Imagini ale paginilor

York. A greater gift! O, that's the sword to it?
Glo. Ay, gentle cousin, were it light enough.

York. O then, I see, you'll part but with light gifts; In weightier things you'll say a beggar, nay.

Glo. It is too weighty for your grace to wear.
York. I weigh it lightly, were it heavier.
Glo. What, would you have my weapon, little lord?
York. I would, that I might thank you as you call

me. Glo. How ? York. Little.

Prince. My lord of York will still be cross in talk; Uncle, your grace knows how to bear with him.

York. You mean, to bear me, not to bear with



Uncle, my brother mocks both


and Because that I am little, like an ape, He thinks that you should bear me on your shoulders.

Buck. With what a sharp-provided wit he reasons ! To mitigate the scorn he gives his uncle, He prettily and aptly taunts himself: So cunning, and so young, is wonderful.

Glo. My gracious lord, will't please you pass along?
Myself, and my good cousin Buckingham,
Will to your mother; to entreat of her,
To meet you at the Tower, and welcome you.

York. What, will you go unto the Tower, my lord?
Prince. My lord protector needs will have it so.
York. I shall not sleep in quiet at the Tower.
Glo. Why, sir, what should you fear ?

York. Marry, my uncle Clarence' angry ghost;
My grandam told me, he was murder'd there.

Prince. I fear no uncles dead.
Glo. Nor none that live, I hope.

Prince. An if they live, I hope, I need not fear.
But come, my lord, and, with a heavy heart,
Thinking on them, go I unto the Tower.

[Exeunt Prince, York, Hastings, Cardinal, and

Attendants. Buck. Think you, my lord, this little prating York Was not incensed by his subtle mother, To taunt and scorn you thus opprobriously? Glo. No doubt, no doubt: 0, 'tis a parlous

Bold, quick, ingenious, forward, capable;
He's all the mother's, from the top to toe.

Buck. Well, let them rest.-
Come hither, gentle Catesby; thou art sworn
As deeply to effect what we intend,
As closely to conceal what we impart:
Thou know'st our reasons urg'd upon the way ;-
What think'st thou ? is it not an easy matter
To make William lord Hastings of our mind,
For the instalment of this noble duke
In the seat royal of this famous isle?

Cate. He for his father's sake so loves the prince,
That he will not be won to aught against him.
Buck. What think'st thou then of Stanley ? will

not he? Cate. He will do all in all as Hastings doth.

Buck. Well then, no more but this : Go, gentle

Catesby, And, as it were far off, sound thou lord Hastings, How he doth stand affected to our purpose; And summon him to·morrow to the Tower, To sit about the coronation. If thou dost find him tractable to us, Encourage him, and tell him all our reasons : If he be leaden, icy, cold, unwilling, Be thou so too; and so break off the talk, And give us notice of his inclination : For we to-morrow hold divided councils, Wherein thyself shalt highly be employ'd. Glo. Commend me to lord William : tell him,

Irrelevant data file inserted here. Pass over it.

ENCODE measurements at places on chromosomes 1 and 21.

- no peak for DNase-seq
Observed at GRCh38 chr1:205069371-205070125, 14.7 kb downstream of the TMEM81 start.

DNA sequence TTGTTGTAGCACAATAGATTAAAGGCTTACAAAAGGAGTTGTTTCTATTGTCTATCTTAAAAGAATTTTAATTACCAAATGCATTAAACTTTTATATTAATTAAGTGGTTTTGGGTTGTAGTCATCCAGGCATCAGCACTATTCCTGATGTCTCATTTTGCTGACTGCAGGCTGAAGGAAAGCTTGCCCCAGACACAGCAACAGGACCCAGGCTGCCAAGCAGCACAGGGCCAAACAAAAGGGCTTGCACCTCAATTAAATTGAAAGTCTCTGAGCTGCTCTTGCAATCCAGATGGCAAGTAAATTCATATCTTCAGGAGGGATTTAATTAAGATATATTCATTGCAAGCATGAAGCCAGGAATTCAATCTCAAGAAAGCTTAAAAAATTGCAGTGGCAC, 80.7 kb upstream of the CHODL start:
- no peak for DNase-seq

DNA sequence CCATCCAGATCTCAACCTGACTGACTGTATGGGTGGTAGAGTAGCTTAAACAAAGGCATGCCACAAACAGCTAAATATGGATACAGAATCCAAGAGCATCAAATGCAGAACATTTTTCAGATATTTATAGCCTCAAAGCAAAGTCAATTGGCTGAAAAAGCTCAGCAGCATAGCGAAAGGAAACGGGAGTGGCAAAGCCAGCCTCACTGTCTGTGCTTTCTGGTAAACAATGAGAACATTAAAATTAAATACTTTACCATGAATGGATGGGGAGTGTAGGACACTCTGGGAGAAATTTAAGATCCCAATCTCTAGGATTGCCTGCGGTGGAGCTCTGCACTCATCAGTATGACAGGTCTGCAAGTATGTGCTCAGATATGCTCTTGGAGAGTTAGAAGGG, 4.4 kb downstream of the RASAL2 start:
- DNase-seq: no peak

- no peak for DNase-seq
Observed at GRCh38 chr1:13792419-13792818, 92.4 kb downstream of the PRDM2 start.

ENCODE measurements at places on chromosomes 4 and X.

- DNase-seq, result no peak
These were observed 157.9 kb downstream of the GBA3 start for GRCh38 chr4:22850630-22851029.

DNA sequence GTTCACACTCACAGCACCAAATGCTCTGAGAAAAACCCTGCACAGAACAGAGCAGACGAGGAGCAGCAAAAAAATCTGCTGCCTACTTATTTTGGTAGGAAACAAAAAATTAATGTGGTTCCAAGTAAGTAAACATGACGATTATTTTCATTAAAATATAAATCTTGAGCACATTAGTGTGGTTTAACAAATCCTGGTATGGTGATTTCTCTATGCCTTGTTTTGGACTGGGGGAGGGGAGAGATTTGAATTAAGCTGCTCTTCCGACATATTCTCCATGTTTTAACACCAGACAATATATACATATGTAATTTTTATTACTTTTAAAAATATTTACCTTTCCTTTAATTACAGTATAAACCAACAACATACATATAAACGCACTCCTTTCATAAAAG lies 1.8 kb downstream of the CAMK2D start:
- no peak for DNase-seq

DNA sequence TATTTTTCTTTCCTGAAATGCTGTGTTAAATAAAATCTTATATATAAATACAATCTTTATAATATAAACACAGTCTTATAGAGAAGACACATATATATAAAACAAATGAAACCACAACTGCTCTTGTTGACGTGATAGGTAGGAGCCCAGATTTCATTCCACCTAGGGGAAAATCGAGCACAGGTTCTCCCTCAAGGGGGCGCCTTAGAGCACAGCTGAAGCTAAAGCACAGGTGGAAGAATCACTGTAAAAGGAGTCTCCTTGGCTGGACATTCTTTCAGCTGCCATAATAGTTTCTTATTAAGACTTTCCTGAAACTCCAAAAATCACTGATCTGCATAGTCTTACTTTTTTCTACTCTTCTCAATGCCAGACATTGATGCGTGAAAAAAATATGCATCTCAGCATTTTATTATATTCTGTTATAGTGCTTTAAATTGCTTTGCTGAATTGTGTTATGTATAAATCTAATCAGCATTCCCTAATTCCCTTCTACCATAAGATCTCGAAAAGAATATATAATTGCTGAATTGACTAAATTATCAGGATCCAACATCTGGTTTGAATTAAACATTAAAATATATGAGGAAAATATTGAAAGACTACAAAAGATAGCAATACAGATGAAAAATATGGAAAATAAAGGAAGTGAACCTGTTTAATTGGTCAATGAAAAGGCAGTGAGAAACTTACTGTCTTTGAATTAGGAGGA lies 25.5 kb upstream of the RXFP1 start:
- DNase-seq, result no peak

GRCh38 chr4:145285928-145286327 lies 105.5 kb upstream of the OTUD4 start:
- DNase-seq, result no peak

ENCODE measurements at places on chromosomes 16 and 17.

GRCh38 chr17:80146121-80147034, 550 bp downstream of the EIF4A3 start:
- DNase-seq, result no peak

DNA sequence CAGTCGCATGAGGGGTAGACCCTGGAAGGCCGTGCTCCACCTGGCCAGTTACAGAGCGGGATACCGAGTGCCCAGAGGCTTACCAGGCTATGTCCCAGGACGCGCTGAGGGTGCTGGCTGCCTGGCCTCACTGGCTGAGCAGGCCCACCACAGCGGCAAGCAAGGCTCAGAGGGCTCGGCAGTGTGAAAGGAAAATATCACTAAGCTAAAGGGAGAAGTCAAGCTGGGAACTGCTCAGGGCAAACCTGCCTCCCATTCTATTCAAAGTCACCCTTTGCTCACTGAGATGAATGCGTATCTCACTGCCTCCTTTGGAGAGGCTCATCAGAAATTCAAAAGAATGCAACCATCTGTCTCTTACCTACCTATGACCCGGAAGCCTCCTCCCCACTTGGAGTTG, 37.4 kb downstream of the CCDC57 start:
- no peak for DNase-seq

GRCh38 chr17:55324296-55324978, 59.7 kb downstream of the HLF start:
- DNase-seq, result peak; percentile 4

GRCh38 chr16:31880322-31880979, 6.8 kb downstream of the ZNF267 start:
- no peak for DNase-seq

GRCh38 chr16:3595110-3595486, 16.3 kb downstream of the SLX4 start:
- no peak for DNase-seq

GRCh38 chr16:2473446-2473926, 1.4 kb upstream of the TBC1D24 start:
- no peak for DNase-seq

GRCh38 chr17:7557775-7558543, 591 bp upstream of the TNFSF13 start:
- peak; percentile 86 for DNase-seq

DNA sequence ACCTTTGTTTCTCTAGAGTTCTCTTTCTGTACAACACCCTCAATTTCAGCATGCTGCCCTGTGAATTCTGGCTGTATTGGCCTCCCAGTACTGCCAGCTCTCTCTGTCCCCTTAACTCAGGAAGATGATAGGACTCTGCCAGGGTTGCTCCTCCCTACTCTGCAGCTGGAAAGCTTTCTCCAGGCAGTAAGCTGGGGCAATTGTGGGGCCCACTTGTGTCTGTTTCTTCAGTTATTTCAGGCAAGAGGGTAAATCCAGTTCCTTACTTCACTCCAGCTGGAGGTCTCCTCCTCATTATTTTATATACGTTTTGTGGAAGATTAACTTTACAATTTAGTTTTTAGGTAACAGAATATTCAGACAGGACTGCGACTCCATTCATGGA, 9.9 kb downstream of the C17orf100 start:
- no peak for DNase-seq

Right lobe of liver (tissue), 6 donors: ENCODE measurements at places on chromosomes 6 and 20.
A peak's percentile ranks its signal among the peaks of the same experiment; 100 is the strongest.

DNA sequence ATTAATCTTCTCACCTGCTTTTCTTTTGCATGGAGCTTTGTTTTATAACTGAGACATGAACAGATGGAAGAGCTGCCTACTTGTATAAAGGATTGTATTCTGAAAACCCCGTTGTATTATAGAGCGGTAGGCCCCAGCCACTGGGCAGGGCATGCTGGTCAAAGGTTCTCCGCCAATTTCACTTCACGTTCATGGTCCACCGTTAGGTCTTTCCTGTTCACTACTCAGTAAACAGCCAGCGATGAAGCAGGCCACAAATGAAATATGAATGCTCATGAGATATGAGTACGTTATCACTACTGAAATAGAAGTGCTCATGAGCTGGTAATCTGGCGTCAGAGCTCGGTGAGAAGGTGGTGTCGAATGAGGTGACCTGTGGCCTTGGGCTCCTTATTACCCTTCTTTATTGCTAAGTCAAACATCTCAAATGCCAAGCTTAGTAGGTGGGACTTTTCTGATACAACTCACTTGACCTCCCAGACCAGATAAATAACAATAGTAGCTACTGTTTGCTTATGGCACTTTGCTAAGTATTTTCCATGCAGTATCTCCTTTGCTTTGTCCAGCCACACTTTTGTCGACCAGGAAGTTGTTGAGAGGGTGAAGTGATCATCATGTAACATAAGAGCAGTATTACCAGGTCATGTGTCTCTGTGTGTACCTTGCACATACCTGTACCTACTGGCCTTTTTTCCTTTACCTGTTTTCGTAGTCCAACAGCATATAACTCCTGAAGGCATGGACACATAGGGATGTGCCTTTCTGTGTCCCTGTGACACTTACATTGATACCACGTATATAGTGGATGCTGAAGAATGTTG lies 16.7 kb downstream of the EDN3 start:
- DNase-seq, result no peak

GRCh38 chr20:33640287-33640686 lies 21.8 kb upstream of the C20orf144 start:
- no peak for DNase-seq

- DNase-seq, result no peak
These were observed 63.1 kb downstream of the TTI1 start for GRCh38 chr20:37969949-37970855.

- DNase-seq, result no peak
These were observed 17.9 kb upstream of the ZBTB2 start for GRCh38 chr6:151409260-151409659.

Catesby, His ancient knot of dangerous adversaries To-morrow are let blood at Pomfret-castle ; And bid my friend, for joy of this good news, Give mistress Shore one gentle kiss the more. Buck. Good Catesby, go, effect this business

soundly. Cute. My good lords both, with all the heed I can. Glo. Shall we hear from you, Catesby, ere we

sleep? Cate. You shall, my lord. Glo. At Crosby-place, there shall you find us both.

[Exit Catesby. Buck. Now, my lord, what shall we do, if we pere

ceive Lord Hastings will not yield to our complots?

Glo. Chop off his head, man ; --somewhat we will

do :

And, look, when I am king, claim thou of me
The earldom of Hereford, and all the moveables
Whereof the king my brother was possess’d.

Buck. I'll claim that promise at your grace's hand.

Glo. And look to have it yielded with all kindness. Come, let us sup betimes; that afterwards We may digest our complots in some form. (Exeunt.


Before lord Hastings House.

Enter a Messenger. Mess. My lord, my lord,

[knocking Hast. [within.]

Who knocks ? Mess.

One from lord Stanley. Hast. [within.) What is't o'clock? Mess,

Upon the stroke of four.


Hast. Cannot thy master sleep the tedious nights ?

Mess. So it should seem by that I have to say. First, he commends him to your noble lordship.

Hast. And then,

Mess. And then he sends you word, he dreamt To-night the boar had rased off his helm : Besides, he says, there are two councils held; And that may be determin'd at the one, Which may


you and him to rue at the other.

Therefore he sends to know your lordship's pleasure,
If presently you will take horse with him,
And with all speed post with him toward the north,
To shun the danger that his soul divines.

Hast. Go, fellow, go, return unto thy lord ;
Bid him not fear the separated councils :
His honour, and myself, are at the one ;
And, at the other, is my good friend Catesby ;
Where nothing can proceed, that toucheth us,
Whereof I shall not have intelligence.
Tell him, his fears are shallow, wanting instance :
And for his dreams- I wonder, he's so fond
To trust the mockery of unquiet slumbers:
To fly the boar, before the boar pursues,
Were to incense the boar to follow us,
And make pursuit, where he did mean no chase.
Go, bid thy master rise and come to me;
And we will both together to the Tower,
Where, he shall see, the boar will use us kindly.
Niess. I'll go, my lord, and tell him what you say.


Enter CATESBY. Cate. Many good morrows to my noble lord ! Hast. Good morrow, Catesby; you are early stir

ring : What news, what news, in this our tottering state?

Cate. It is a reeling world, indeed, my lord;
And, I believe, will never stand upright,
Till Richard wear the garland of the realm,

« ÎnapoiContinuați »